This week, Carl Nassib, a defensive end for the Las Vegas Raiders, came out as gay on Instagram. He’s the first active player in the NFL to be out publicly — a major milestone for men’s sports. Nassib’s announcement was quickly supported by the NFL community and his team, making it seem like his roster spot will be safe for the upcoming season. In a masculine, cutthroat league where players can be released at a moment’s notice for any reason, broad acceptance of Nassib marks a shift.
Nassib is not the first high-profile football player to come out — that would be Wade Davis in 2012. However, Davis did not play in a regular season game, and he came out after retiring. On the eve of the 2014 NFL draft, another player, Michael Sam, came out. Sam was eventually drafted by the St. Louis Rams, but was cut by the team before the season began. After a short stint with the Montreal Alouettes in Canada, Sam retired.
While Sam has avoided the spotlight since retiring, Davis has become an activist and public speaker. In the aftermath of Nassib’s announcement, Davis spoke with Vox on what goes through an athlete’s mind when they play while closeted, and what steps he thinks both the NFL and society need to take to foster a culture of acceptance.
The following, in Wade Davis’s words, has been condensed and edited.
For me, playing sports while not disclosing my sexuality was a double-edged sword. In some ways, being gay offered me misguided motivation. Because I hadn’t wrestled with my own internalized homophobia, and I believed that I needed to prove something to heterosexual people, I felt I had to show that I was as good an athlete as the straight guys. It took me many years before realizing that I didn’t have to prove anything to anyone.
I wish I knew then what I know now: that not learning to love myself as gay was a much greater loss than the possibility of not playing football. And the journey back to myself was and is just as painful. What I am also learning is LGBTQ folks are not actually the ones that need to be accepted here. We have already done the really hard work of accepting ourselves.
Some of the work that is still left unchecked is in the language that we use. The language of “coming out” connotes this idea that we have something to hide and that we are monsters who exist in the closet. What’s true is that the world is acting monstrous toward us.
We invite people in, as writer and activist Darnell Moore taught us. We extend an invitation to heterosexual people to not be so fearful of who we are. I would say that the work is for heterosexual people to see our ownership of our sexuality as a model for what it means to accept a part of yourself that the world says is unacceptable.
Because when they learn how to accept more of themselves, it makes it harder to reject someone else. If this shift happens and heterosexual people start sharing their stories of self-acceptance, it could crack open a space where you see more athletes who identify as LGBTQ, specifically in male-identifying sport spaces, because we trust that heterosexual folks have done the work.
Another shift that has to happen in sports is that coaches, other players, and owners have to get much more eloquent, much more sophisticated, and much more competent in their understanding of the differences between things like sex, sexual orientation, and gender identity, so they become less fearful of the fact that we’re going to be much more present, and much, much more visible in sports.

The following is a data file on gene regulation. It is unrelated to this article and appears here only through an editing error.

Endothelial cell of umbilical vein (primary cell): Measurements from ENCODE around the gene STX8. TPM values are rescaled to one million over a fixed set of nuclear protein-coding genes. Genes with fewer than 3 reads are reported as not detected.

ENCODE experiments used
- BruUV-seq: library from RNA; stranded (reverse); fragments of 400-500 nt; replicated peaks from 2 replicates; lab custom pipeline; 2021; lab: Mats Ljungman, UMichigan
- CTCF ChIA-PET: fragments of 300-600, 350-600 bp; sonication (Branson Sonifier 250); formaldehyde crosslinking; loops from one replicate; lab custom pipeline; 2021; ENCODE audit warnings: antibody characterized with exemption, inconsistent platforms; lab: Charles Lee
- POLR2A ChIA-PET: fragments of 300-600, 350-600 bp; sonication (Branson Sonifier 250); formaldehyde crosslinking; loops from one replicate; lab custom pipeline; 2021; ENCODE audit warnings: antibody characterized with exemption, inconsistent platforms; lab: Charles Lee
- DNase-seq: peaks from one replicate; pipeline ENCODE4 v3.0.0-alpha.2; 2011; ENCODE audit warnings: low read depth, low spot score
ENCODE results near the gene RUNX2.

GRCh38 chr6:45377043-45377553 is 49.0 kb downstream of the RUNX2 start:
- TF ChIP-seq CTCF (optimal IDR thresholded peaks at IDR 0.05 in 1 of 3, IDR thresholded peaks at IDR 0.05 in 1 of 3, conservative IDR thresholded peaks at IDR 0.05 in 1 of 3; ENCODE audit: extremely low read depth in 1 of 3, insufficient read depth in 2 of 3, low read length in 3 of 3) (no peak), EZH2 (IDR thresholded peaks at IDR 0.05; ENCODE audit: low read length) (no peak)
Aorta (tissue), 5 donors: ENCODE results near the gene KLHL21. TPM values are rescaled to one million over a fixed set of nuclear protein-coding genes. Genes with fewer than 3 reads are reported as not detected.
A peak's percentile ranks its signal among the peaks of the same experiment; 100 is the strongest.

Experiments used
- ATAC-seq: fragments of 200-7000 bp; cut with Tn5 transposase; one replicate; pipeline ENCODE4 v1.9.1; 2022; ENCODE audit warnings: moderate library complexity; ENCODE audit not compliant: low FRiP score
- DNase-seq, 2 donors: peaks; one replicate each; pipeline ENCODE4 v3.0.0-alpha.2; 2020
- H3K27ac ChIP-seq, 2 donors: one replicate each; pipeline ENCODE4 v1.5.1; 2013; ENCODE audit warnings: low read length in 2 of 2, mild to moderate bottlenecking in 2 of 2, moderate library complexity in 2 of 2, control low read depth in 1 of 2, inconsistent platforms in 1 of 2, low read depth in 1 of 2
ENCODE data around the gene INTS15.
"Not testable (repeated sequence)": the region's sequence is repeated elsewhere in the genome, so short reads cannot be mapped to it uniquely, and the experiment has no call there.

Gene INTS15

The majority of the labor right now is being done by women and LGBTQ folks. The work of women in soccer and women in the WNBA — who have had more openly LGBTQ athletes and coaches, and who have pushed social justice conversations further — has really been a model for other athletes. Women in sports have historically focused on building the collective power of the marginalized to effect social change, risking their careers, while too many men have been focused on the accumulation of individual power to dominate and control and not take the same risk. These women athletes, especially women of color, have had the right focus, and gay male athletes need to align ourselves with them.
The impact of Michael Sam cannot be denied, either. People saw Michael Sam, the kiss of him and his partner during the NFL Draft, as a spectacle. But what’s true is that it’s folks like Michael Sam who have used spectacle as a way to make it much easier for people to do what Carl Nassib did. We need to recognize the revolutionary spirit and action of Michael Sam, and not think that Carl’s announcement was somewhat better or more eloquent.
Transgender folks and folks who are deemed much more effeminate in their presentation have also done a lot of the labor that allows folks like myself and Carl Nassib to have the courage to be more open about our sexuality. Most people don’t imagine gay men being able to play sports like football, baseball, basketball, hockey, and soccer. Nassib’s announcement is part of a continual fracturing of that age-old myth. For younger folks who have had greater proximity to folks who identify as LGBTQ, this is the way it should always have been, and they’re saying, what’s taken everyone else so long.
Because when the labor of education and acceptance shifts, we will reach a new inflection point. Then we won’t see Carl Nassib’s invitation — as opposed to his coming out — as separate from other social movements. Because if marginalized groups can start to see a connection, then we will be able to move forward into a much more unified, collective front.
For now, though, Carl Nassib is another model for LGBTQ folks who like or play sports, showing that sports is a space not only where we exist, but where we belong.
As told to Sydney Bauer.